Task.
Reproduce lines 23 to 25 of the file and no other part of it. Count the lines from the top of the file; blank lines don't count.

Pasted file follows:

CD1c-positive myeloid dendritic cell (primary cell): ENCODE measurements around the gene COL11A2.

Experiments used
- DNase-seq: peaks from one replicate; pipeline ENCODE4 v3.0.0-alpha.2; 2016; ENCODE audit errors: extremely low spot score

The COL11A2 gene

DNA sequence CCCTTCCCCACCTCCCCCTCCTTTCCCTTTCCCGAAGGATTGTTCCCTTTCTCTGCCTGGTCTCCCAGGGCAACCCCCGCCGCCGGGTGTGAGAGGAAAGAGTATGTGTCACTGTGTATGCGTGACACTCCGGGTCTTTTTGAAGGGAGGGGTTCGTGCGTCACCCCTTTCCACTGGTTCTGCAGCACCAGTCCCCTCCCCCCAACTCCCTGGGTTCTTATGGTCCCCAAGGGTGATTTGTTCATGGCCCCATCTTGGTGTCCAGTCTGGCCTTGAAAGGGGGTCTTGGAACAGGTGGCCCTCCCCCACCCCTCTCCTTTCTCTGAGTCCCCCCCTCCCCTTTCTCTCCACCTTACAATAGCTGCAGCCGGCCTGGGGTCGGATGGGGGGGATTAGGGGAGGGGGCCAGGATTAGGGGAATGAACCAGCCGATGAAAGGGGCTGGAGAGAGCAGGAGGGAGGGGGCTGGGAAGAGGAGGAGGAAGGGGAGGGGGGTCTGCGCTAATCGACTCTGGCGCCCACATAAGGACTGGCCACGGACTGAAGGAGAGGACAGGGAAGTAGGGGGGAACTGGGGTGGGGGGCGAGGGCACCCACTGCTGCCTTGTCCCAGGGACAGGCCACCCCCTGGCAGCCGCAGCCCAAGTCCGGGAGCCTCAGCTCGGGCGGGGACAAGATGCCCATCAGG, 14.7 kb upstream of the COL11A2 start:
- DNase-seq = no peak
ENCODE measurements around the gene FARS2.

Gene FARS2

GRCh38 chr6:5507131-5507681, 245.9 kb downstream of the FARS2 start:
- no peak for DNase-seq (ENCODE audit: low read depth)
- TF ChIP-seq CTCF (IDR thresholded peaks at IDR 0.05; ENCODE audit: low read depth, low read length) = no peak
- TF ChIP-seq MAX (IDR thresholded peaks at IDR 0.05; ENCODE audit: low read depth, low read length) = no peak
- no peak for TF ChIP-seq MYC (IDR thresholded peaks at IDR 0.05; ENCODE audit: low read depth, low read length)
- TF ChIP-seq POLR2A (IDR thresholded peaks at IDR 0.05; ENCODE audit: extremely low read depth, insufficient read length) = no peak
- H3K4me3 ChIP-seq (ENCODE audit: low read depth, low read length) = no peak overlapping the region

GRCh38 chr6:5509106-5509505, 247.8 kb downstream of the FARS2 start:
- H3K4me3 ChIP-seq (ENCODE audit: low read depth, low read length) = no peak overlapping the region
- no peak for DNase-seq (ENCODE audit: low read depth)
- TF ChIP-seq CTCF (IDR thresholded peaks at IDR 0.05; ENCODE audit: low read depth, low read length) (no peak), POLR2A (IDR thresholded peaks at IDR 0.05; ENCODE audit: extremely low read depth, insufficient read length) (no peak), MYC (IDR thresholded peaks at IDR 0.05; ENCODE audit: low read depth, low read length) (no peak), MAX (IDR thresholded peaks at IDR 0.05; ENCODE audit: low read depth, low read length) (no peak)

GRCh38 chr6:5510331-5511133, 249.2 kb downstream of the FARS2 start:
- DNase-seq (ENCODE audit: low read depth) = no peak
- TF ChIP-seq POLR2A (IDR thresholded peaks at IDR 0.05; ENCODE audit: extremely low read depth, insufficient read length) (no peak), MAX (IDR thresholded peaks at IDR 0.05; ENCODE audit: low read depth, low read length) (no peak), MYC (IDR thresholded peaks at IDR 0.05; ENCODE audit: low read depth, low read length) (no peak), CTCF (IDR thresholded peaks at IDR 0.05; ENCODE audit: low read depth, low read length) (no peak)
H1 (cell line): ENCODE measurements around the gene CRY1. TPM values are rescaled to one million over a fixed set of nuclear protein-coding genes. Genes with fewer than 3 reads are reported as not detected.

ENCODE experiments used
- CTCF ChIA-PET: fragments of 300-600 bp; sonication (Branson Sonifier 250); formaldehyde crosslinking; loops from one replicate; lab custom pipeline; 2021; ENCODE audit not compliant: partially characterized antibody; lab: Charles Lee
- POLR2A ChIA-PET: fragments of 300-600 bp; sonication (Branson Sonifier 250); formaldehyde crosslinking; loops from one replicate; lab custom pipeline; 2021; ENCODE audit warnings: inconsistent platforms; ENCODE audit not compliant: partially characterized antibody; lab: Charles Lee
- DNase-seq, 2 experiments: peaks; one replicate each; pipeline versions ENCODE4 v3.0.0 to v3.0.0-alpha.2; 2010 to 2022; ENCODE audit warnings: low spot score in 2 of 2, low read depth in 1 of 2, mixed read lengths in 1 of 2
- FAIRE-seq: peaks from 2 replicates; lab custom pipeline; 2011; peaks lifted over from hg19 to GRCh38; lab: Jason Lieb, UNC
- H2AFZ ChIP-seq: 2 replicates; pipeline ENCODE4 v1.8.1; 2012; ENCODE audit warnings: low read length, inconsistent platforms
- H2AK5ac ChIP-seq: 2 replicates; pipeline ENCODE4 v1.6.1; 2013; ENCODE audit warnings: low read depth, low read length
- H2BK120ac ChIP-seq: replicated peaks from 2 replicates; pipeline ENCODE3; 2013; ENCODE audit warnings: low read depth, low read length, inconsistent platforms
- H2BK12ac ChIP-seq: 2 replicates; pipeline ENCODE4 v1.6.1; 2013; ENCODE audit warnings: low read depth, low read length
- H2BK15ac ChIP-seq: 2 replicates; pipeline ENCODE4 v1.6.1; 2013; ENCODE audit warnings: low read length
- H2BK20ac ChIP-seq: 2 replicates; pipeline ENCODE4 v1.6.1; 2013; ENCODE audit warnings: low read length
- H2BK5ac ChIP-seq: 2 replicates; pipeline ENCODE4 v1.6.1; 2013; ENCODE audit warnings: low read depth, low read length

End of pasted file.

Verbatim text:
H1 (cell line): ENCODE measurements around the gene CRY1. TPM values are rescaled to one million over a fixed set of nuclear protein-coding genes. Genes with fewer than 3 reads are reported as not detected.

ENCODE experiments used
- CTCF ChIA-PET: fragments of 300-600 bp; sonication (Branson Sonifier 250); formaldehyde crosslinking; loops from one replicate; lab custom pipeline; 2021; ENCODE audit not compliant: partially characterized antibody; lab: Charles Lee